Six Little Girls Dressed in Blue: Lady Caroline’s “Spinning School”

Clive Barnes writes:

On September 7 1789, six village girls walked up to Milton Abbey mansion house to meet King George III and his wife, Queen Charlotte. When the queen returned to Weymouth with “the K”, as she referred to George in her diary, she made this entry:

“We breakfasted by 8 and set out at 9 for Milton Abbey, 17 miles from hence, where we arrived at about half an Hour after 11 & were received by Lrd Deamer [Damer] and Miss Deamer, his Daughter. In walking through the Court, six Little Girls Dressed in Blue walkd before Us and strewd Flowers. They are Miss Deamers Spinning School. Lrd Milton calls them Les Filles de Saint Cyr, & Miss Deamer Mademoiselle Maintenon.”

Lord Milton’s reference was to a seventeenth century French noblewoman, Françoise D’Aubigné, Marquise de Maintenon, the unacknowledged wife of King Louis XIV of France. She had persuaded Louis in 1684 to establish a school at St Cyr for the children of noble families who had fallen on hard times. Lady Caroline’s school was for the daughters of some of the craftsmen and labourers of her father’s estate. And Lord Milton’s remark, while teasing, surely showed an indulgent pride in Lady Caroline and her interest in the village children. 

We do not know which of the village girls stood at the courtyard gate with flowers in their arms that morning, but we do know that the “charity school for girls” continued for another forty years until Lady Caroline’s death in 1829. The girls had their own uniform and there is a bill for making their gowns among Lady Caroline’s estate papers for 1822. There are also bills for a Sunday and evening school for the village boys, although they do not appear to have had a uniform made for them!

The girls seem to have been taught not only spinning, and later button-making, but also to read and write and were probably paid a small sum for attending. From the estate bills in 1789, the eldest girls were paid a penny and the youngest a halfpenny. We do not know where they met or how regularly. In 1789, three girls were taught each week by Eleanor Sargent, a village woman, on a rota system which saw some girls returning to lessons about every six weeks.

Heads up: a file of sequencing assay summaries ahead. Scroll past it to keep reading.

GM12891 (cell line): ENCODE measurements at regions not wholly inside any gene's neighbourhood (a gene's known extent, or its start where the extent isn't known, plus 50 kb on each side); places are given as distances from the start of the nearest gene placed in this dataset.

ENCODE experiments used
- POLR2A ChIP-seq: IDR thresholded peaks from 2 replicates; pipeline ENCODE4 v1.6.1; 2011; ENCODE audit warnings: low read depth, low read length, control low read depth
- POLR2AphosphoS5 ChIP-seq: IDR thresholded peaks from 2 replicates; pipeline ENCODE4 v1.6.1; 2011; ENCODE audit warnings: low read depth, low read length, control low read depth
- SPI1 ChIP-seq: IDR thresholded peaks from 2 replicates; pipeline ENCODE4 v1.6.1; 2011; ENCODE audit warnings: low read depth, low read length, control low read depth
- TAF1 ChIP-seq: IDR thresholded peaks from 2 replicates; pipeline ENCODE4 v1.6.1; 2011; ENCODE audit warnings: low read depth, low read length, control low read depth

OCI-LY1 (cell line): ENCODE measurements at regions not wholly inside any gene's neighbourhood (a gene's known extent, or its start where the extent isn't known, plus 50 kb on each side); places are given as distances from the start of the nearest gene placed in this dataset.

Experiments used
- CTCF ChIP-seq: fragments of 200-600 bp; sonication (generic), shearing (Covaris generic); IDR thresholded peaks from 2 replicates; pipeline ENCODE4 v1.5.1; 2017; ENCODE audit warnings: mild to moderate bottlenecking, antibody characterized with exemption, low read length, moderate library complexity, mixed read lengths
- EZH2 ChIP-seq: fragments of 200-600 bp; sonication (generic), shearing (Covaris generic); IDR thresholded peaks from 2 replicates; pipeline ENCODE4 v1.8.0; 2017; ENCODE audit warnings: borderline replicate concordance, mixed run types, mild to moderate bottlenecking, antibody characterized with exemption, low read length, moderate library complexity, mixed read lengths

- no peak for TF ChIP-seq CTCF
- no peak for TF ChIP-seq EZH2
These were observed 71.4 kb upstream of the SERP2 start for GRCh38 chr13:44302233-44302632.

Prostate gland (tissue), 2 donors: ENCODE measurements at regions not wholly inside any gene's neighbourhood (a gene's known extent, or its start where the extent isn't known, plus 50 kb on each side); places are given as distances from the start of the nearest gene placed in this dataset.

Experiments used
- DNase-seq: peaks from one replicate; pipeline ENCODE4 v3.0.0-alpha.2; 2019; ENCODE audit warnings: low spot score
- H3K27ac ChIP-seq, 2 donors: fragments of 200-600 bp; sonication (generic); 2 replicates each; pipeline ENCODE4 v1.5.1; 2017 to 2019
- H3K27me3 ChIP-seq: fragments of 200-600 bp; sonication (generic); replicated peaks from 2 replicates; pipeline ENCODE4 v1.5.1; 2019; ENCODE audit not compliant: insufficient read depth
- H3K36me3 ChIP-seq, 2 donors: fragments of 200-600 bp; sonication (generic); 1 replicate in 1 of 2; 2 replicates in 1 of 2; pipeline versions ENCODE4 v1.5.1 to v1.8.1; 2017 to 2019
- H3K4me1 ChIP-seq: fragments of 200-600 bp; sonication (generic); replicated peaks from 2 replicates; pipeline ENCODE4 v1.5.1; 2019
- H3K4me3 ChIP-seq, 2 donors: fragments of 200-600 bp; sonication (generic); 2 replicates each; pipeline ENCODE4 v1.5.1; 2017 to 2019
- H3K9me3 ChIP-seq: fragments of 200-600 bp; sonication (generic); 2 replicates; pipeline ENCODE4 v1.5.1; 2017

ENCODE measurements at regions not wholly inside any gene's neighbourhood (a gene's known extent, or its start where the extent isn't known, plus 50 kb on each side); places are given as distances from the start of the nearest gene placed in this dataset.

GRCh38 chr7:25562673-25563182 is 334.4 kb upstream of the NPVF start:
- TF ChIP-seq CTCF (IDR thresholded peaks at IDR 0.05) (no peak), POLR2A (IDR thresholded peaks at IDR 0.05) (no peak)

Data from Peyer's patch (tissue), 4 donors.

The teaching of spinning and button making was a preparation for the kind of paid work the girls might do in the home as adults, enabling them to support the family income, or to have some independence as breadwinners themselves. The teaching of literacy would also have given them skills and confidence rare among working class women at this time. 

It is hard to measure the impact of the school on the girls themselves or on the life of the village. But perhaps we can have a glimpse of it in the life story of one of its pupils. One of the little girls in the school in 1789, and perhaps among the six that met the royal couple, was Ann Sturmey, then aged seven. She grew up to be one the women in the village who were paid by the parish to nurse the sick and the old, supporting herself and her children after the early death of her husband, William Fiander. She was also the author of the only letter from an ordinary villager in the nineteenth century that we have discovered. This was written to her son Robert who lived in Big Lorraine, Cape Breton, Nova Scotia.in 1855 to tell him of his brother’s death. Samuel Fiander (Robert’s father William’s brother) was in Newfoundland by the late 1790’s and died there in 1851. The letter was preserved by his family in Canada, and featured in the presentation by John O’Quinn to the history group in December 2022. Perhaps the letter itself is tangible evidence of the influence of Ann’s attendance at Lady Caroline’s spinning school a half century before.

This entry was posted in Damer, family history, local history, Milton Abbas, Overseers of the Poor, social history. Bookmark the permalink.

2 Responses to Six Little Girls Dressed in Blue: Lady Caroline’s “Spinning School”

  1. cabernet_99@yahoo.com says:

    Minor correction: the letter written by Ann Sturmey was to her son Robert who lived in Big Lorraine, Cape Breton, Nova Scotia. Samuel Fiander (Robert’s father William’s brother) was in Newfoundland by the late 1790’s and died there in 1851.

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